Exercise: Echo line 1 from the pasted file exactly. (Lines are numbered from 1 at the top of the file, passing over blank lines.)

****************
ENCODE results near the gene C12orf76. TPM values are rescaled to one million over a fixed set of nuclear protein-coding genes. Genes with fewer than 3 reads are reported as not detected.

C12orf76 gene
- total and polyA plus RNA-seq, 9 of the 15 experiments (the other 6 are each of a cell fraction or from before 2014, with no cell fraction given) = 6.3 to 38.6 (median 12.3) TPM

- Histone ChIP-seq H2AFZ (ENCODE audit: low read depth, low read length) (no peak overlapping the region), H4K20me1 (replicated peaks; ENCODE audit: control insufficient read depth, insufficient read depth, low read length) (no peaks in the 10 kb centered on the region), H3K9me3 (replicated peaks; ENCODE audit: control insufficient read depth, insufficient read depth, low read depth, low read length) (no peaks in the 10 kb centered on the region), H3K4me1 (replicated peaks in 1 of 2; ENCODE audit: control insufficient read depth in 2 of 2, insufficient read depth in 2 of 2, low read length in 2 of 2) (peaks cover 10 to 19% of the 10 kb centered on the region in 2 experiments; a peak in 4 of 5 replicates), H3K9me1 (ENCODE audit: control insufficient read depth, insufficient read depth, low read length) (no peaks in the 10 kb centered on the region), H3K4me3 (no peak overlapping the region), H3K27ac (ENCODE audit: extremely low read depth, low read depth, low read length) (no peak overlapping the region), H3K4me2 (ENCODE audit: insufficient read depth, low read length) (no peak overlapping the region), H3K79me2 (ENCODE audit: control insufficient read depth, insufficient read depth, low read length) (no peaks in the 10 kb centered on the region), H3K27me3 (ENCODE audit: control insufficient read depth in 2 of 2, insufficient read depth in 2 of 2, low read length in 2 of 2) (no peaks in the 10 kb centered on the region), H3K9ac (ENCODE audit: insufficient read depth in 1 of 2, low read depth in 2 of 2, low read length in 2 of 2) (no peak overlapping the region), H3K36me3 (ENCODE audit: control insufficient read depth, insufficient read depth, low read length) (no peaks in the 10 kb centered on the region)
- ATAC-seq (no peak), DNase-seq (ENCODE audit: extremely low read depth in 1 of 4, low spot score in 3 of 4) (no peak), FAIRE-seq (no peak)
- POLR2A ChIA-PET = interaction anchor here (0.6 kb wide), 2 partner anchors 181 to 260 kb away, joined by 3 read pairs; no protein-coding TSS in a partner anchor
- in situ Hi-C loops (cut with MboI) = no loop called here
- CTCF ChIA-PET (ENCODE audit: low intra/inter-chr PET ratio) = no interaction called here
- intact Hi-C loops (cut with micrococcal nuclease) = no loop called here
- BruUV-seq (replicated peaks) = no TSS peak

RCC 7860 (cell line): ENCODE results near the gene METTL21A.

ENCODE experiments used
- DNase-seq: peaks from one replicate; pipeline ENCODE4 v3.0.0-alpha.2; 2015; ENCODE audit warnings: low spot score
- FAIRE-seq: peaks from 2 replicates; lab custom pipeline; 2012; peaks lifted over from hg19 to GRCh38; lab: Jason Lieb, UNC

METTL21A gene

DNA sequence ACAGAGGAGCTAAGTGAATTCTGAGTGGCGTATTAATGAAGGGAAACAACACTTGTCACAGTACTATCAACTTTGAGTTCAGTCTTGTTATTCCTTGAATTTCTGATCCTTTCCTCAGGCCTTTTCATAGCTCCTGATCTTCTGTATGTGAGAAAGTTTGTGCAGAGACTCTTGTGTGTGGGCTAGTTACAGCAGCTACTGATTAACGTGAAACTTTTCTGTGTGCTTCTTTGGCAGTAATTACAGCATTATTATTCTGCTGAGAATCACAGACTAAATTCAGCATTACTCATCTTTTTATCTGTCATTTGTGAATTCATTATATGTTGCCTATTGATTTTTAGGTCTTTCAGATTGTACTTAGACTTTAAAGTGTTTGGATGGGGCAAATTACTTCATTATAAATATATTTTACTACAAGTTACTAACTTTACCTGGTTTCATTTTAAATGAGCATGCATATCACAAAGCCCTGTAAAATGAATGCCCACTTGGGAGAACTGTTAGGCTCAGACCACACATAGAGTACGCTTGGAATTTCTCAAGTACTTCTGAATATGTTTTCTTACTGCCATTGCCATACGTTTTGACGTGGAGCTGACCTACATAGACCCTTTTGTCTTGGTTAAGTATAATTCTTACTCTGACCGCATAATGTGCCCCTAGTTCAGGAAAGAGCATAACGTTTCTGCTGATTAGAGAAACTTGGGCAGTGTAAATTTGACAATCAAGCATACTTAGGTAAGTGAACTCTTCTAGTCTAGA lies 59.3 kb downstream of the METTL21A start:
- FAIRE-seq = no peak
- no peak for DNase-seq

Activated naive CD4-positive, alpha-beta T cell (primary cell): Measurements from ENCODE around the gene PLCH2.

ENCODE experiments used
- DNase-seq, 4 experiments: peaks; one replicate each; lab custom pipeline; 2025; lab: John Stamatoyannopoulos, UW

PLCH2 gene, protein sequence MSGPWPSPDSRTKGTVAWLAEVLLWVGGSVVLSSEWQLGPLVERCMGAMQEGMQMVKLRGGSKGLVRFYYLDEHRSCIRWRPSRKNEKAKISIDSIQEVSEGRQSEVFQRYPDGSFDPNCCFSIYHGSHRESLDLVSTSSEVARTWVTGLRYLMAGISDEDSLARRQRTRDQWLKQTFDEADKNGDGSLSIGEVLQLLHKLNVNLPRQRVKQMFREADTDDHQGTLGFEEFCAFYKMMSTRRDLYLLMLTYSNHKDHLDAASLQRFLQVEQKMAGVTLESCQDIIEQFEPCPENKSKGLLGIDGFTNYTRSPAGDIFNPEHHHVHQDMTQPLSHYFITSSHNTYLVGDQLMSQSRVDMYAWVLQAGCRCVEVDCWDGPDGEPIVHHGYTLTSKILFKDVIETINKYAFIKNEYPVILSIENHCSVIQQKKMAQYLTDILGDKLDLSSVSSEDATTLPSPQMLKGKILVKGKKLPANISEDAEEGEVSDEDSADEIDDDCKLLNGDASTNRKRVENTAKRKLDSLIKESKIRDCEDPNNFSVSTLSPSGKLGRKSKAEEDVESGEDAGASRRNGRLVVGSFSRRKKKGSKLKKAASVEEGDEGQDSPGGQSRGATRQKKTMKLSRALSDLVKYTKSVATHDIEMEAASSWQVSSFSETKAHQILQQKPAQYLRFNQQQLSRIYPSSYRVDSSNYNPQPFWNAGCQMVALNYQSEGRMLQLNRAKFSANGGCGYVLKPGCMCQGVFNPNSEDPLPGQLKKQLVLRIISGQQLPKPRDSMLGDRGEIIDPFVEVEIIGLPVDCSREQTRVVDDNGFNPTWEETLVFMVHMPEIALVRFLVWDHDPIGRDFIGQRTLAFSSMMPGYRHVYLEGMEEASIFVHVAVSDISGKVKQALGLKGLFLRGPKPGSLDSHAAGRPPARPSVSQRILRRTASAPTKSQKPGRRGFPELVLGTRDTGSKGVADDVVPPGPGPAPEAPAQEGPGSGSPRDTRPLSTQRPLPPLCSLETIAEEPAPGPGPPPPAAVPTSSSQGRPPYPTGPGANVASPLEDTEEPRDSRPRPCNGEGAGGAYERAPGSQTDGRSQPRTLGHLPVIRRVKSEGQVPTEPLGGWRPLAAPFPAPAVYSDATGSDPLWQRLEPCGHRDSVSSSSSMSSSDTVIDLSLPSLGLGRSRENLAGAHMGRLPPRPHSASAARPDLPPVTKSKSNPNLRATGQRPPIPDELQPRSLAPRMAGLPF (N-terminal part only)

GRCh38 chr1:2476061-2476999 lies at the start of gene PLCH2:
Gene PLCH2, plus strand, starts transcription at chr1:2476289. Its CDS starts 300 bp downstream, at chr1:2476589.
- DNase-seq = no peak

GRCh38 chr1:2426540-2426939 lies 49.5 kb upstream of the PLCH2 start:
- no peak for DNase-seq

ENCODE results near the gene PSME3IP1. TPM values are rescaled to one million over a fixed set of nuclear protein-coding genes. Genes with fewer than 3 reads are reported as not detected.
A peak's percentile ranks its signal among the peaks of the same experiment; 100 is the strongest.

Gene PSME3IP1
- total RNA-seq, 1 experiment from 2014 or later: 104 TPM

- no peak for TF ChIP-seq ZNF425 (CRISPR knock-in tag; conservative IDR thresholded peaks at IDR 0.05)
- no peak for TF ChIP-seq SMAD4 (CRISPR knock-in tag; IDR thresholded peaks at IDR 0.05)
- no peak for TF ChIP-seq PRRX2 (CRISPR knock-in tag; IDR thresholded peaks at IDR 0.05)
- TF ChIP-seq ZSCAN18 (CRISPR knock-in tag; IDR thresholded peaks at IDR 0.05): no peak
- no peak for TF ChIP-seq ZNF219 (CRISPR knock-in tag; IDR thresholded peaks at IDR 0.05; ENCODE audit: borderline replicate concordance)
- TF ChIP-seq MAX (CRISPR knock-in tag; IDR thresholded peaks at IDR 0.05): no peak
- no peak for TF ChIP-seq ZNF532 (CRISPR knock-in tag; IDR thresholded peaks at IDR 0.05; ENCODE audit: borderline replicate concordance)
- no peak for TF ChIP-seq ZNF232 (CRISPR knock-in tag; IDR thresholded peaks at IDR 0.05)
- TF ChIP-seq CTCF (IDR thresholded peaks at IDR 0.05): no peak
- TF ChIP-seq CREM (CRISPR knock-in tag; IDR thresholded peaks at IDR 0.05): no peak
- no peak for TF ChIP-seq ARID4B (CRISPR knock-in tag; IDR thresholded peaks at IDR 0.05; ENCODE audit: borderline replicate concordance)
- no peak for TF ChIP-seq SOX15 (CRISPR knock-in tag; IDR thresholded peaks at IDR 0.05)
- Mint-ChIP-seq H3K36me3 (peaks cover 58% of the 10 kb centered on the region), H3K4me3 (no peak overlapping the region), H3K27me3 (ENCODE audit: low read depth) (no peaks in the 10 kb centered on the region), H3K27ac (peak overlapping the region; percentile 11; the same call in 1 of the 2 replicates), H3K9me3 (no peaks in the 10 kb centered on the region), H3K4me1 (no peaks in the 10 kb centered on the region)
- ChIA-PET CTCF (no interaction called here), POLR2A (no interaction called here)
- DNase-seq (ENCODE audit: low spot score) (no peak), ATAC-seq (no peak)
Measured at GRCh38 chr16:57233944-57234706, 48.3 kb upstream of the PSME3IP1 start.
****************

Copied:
ENCODE results near the gene C12orf76. TPM values are rescaled to one million over a fixed set of nuclear protein-coding genes. Genes with fewer than 3 reads are reported as not detected.